Sorting a list options

I’ve got the following list which i would like to know how to sort properly…

test = ['chip>>X.1.A1.A2', 'chippy>>X.1.B2.B2','cheese>>X.10','califlower>>X.12' , 'cabbage>>X.2' , 'cake>>X.1.B1.A2']
test.sort(key = lambda x: x.split('>>')[1]) 
print (test)


[‘cheese>>X.10’, ‘califlower>>X.12’, ‘cabbage>>X.2’, ‘chip>>X.1.A1.A2’, ‘cake>>X.1.B1.A2’, ‘chippy>>X1.B2.B2’]

Desired output


So basically i want the alphanumeric values in descending order and I can’t convert to an integer. Are there any straightforward methods to achieve this ?

Your description does not specify what exactly you mean by “the alphanumeric values” and how you want to sort them.

You mean:

  • the characters between >> and first . like X1 and X?
  • from >> to the end of the line with . removed?
  • something else?

The alphanumeric characters” from the first string could be for example:

  • chipX1A1A2
  • X1A1A2
  • X1
  • ['X1', 'A1', 'A2']
  • and many more possibilities

What do you mean by: “I can’t convert to an integer”?

Are you going to sort the digits as ordinary characters or as numbers? Etc.


Hi I thought the desired output illustrated what I was looking for.

I split the list elements by >> so I am aiming to sort by the characters in the second element and not splitting them up. Alphanumeric reference is to strings like X.1.A.1 etc perhaps it is not a good reference.

Currently X.10 gets sorted before X.1.A.1 etc

I would expect it to be


So not sure why X.10 is before X.1

Not at all. :slight_smile:

You seem to overlook important details. Except X.10 there is no sequence X.1 in your strings but there is X1. The difference is very important.

You are sorting the strings as strings so they are sorted character by character. Try this:

num_list = ['0', '5', '10']

I guess this result is not what you want:

['0', '10', '5']

If you want to sort numbers of various lengths (not say variably combined with other characters like .), you have to convert the numbers to a numeric format (or a string left-padded with 0s) for sorting.
Let’s try it:

num_list = ['0', '5', '10']
print(sorted(num_list, key=int))
['0', '5', '10']

Your task is a little bit more complicated because you seem to want to sort by multiple parts. Some are strings some are numbers. You will need to split the string to the parts (maybe remove insignificant parts like .) and convert the numbers… sort is able to sort by multiple values in list or tuple. You got the idea…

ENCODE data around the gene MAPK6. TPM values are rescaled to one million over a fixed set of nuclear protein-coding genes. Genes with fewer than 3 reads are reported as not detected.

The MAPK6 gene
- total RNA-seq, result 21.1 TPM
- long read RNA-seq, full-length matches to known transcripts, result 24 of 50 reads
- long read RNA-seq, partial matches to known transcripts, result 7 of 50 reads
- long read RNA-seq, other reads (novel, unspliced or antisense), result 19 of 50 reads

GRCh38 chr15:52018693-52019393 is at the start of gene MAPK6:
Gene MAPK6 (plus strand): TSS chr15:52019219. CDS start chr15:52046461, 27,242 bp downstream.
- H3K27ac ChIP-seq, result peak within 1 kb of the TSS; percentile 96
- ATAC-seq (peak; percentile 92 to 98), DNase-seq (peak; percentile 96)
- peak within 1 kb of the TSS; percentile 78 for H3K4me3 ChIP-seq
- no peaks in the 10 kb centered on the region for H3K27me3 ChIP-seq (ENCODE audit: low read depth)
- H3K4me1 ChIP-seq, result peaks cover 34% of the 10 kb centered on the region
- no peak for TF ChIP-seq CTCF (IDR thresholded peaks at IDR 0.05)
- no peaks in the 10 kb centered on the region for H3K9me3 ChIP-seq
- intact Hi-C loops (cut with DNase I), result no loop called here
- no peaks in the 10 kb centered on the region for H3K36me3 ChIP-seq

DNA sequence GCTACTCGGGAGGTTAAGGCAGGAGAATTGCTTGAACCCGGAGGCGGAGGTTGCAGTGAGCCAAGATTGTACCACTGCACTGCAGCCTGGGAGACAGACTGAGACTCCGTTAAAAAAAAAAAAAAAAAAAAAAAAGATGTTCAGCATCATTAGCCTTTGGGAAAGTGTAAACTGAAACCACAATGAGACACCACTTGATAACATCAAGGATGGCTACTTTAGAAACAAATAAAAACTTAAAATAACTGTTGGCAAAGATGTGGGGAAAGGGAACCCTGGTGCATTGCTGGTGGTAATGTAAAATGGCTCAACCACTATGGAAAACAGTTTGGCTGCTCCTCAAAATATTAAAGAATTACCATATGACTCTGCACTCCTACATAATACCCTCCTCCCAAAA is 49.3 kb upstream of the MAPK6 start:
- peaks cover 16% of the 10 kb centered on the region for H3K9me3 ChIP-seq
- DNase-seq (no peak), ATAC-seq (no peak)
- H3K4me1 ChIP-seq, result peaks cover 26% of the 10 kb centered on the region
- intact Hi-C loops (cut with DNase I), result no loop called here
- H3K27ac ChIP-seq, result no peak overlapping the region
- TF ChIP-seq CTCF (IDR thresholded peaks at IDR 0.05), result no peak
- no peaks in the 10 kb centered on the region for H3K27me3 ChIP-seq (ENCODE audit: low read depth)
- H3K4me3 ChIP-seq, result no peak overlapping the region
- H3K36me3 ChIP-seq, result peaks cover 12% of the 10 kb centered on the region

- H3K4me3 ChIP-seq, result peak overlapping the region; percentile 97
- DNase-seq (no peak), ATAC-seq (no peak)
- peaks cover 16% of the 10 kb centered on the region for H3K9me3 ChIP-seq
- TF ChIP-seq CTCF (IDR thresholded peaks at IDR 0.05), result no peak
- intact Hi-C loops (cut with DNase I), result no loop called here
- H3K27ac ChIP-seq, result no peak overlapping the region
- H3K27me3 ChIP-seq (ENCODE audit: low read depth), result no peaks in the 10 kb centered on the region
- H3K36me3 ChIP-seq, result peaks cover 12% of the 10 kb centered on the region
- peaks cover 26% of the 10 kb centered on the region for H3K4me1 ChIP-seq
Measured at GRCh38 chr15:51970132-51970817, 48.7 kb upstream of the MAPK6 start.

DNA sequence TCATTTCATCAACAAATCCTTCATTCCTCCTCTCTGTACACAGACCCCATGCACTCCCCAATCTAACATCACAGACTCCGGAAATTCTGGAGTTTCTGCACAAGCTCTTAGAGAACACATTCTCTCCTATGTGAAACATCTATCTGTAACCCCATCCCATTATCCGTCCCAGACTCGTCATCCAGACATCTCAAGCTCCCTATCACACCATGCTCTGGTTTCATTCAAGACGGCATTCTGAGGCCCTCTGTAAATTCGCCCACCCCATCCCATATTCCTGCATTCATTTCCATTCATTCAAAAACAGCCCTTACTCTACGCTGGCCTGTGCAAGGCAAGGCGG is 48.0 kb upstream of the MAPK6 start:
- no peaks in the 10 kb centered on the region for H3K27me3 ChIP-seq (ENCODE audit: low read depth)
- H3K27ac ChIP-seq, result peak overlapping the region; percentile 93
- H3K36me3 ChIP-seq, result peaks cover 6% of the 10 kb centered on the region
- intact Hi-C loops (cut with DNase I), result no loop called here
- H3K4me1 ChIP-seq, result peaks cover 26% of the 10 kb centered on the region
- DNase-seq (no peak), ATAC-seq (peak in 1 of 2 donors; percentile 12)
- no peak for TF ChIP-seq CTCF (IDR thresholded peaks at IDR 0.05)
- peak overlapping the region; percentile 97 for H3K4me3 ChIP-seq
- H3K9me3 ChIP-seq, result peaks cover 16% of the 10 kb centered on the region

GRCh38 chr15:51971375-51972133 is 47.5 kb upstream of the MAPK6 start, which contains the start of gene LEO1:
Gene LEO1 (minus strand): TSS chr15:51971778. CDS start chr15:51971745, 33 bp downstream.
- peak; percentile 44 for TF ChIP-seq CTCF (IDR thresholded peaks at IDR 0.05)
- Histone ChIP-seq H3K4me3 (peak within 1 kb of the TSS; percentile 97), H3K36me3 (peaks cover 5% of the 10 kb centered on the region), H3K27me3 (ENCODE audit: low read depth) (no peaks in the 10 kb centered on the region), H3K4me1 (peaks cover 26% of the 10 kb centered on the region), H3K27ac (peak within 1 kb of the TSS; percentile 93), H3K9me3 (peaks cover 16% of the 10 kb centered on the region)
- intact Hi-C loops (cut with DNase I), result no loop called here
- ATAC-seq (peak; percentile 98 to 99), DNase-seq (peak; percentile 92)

Maybe take a peek at natsort


Thanks I’ll give it a go


I’ve edited my original post as I made a typo or two. All characters after >> are in the X.1 format and not X1

“So not sure why X.10 is before X.1”

Because you are sorting strings not numbers, and strings are sorted lexicographically.

To be precise: ‘X.1’ actually sorts before ‘X.10’. Try this:

sorted(['X.1', 'X.10'])

But ‘X.10’ will sort before ‘X.2’, for the same reason that Thursday comes before Wednesday in the dictionary, and ‘aardvark’ comes before ‘penguin’.

To sort this numerically is not an easy task. You need to split each substring into a tuple of fields, with the letters left as strings and the numeric fields converted to actual ints:

'X.10' --> ('X', 10)

and then sort the tuples, then reassemble them back to strings. Natural sorting is tricky to get right, and there are a ton of special cases needed to get it working correctly for arbitrary strings.

My recommendation is that if you need anything more than the simplest, most basic natural sorting, use the natsort library.

On approach could be using helper function with groupby for sorting.

Helper function splits item in list to get sort values, groups decimals and converts to integers and returns tuple of groups for sorting.

from itertools import groupby

test = ['chip>>X.1.A1.A2', 'chippy>>X.1.B2.B2','cheese>>X.10','califlower>>X.12' , 'cabbage>>X.2' , 'cake>>X.1.B1.A2']

def separate(item):
    sort_value = item.split('>>')[1]
    stream = ((is_num, ''.join(group)) for is_num, group in groupby(sort_value, str.isdecimal))
    return tuple(int(group) if is_num else group for is_num, group in stream)

print(*sorted(test, key=separate), sep='\n')



Natsort did the job perfectly. Thanks for the tip